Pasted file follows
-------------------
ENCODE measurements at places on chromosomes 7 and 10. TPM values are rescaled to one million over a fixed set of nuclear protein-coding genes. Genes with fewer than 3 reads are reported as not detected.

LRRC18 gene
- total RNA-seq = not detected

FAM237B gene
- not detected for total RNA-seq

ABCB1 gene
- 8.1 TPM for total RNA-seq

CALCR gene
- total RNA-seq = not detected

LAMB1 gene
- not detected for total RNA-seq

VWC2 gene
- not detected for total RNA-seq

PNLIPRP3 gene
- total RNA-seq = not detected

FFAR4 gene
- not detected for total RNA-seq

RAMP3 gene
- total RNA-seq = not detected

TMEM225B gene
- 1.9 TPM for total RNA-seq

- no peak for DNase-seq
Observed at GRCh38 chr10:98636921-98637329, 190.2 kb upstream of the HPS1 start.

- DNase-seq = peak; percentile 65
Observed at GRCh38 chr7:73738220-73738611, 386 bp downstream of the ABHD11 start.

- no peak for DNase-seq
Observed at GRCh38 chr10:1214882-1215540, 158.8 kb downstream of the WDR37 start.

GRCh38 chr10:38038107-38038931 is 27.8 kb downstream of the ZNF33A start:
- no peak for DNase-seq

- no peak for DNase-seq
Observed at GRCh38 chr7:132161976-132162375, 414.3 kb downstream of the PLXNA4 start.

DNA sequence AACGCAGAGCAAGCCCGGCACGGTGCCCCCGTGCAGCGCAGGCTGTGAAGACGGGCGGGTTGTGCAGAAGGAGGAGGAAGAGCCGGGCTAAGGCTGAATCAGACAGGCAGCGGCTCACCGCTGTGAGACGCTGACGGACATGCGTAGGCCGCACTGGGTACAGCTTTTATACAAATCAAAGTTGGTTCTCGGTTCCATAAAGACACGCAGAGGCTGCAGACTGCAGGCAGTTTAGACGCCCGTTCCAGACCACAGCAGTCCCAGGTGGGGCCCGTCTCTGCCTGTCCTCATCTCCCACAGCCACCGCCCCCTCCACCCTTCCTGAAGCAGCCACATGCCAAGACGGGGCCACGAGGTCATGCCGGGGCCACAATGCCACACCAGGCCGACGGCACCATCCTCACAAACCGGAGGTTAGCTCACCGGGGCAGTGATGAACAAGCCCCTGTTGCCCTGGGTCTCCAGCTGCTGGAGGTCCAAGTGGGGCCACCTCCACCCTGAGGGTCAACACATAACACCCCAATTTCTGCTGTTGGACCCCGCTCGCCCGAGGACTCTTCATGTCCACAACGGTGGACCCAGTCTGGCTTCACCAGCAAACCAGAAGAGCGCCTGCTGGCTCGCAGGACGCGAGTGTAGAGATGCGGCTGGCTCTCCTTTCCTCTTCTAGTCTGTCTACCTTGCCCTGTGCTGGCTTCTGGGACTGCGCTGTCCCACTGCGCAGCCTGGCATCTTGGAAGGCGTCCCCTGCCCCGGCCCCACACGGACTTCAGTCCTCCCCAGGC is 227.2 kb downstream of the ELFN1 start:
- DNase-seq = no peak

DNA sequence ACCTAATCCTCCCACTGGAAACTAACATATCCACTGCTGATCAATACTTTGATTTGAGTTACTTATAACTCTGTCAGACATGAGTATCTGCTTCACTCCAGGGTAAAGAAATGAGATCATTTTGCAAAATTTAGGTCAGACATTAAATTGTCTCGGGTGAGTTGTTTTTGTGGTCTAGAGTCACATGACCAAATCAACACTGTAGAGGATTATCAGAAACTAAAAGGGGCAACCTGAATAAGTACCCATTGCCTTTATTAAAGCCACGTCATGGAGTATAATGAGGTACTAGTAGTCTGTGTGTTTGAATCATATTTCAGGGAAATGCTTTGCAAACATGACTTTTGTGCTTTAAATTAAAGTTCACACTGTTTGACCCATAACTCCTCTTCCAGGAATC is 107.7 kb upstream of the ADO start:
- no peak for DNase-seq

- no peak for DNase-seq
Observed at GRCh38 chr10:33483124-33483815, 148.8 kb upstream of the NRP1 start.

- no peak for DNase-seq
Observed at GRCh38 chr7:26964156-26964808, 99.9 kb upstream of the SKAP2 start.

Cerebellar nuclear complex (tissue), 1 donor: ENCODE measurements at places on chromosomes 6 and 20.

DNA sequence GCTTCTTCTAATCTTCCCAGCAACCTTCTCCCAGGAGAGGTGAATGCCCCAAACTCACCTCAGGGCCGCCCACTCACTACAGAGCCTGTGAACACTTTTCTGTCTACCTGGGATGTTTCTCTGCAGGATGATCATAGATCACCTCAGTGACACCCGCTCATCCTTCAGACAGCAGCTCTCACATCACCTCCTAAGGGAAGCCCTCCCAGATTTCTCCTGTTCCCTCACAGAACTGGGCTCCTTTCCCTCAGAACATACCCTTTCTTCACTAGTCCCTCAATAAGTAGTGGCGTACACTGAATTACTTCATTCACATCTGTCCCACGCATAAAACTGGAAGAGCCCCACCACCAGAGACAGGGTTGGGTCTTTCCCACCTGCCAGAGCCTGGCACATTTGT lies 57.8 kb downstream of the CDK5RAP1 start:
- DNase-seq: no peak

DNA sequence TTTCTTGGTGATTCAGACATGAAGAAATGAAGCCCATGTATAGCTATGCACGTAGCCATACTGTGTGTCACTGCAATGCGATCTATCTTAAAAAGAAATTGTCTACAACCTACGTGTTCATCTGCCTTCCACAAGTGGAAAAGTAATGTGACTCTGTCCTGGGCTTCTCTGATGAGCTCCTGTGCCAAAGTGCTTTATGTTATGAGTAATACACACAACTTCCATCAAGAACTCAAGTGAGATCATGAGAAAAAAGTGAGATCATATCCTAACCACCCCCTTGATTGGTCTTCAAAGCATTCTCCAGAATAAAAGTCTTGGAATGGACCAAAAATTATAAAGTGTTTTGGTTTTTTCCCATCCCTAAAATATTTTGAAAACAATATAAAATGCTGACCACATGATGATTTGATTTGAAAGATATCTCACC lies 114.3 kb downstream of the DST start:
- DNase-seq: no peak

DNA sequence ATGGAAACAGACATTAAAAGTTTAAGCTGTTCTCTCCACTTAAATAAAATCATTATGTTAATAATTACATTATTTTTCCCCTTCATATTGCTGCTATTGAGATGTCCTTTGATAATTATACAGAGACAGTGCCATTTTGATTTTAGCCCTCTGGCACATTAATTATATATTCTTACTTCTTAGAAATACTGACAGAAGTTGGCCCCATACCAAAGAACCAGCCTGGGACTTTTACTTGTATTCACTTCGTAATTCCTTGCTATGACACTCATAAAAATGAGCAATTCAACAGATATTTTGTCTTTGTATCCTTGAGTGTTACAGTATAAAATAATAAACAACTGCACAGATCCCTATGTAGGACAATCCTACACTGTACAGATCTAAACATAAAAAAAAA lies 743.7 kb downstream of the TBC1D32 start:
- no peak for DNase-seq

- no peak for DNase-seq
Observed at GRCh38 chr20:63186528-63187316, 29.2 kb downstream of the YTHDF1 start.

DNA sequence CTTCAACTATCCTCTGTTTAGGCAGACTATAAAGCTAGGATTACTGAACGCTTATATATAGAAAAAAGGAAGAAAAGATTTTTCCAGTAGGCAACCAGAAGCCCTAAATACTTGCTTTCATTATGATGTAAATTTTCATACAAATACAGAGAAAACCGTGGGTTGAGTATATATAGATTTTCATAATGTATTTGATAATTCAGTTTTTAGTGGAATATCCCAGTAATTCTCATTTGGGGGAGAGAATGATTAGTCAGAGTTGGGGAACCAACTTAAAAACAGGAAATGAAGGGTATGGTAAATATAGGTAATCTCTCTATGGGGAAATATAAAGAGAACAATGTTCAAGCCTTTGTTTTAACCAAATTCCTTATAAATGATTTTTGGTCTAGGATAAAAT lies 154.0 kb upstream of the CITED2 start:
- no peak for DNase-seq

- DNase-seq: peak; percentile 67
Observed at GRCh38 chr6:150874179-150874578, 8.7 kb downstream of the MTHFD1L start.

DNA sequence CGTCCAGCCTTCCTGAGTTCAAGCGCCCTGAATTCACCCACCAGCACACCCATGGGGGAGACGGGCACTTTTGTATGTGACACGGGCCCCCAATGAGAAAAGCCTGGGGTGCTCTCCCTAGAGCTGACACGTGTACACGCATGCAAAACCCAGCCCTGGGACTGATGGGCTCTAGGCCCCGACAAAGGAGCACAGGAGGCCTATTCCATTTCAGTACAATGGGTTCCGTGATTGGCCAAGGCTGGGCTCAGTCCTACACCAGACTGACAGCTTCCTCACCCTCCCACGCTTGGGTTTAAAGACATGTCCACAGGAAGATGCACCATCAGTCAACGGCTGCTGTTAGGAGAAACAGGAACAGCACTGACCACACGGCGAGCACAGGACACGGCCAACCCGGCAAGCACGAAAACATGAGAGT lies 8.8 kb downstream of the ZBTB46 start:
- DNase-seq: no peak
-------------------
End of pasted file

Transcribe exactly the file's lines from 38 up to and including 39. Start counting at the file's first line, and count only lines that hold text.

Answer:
- no peak for DNase-seq
Observed at GRCh38 chr7:26964156-26964808, 99.9 kb upstream of the SKAP2 start.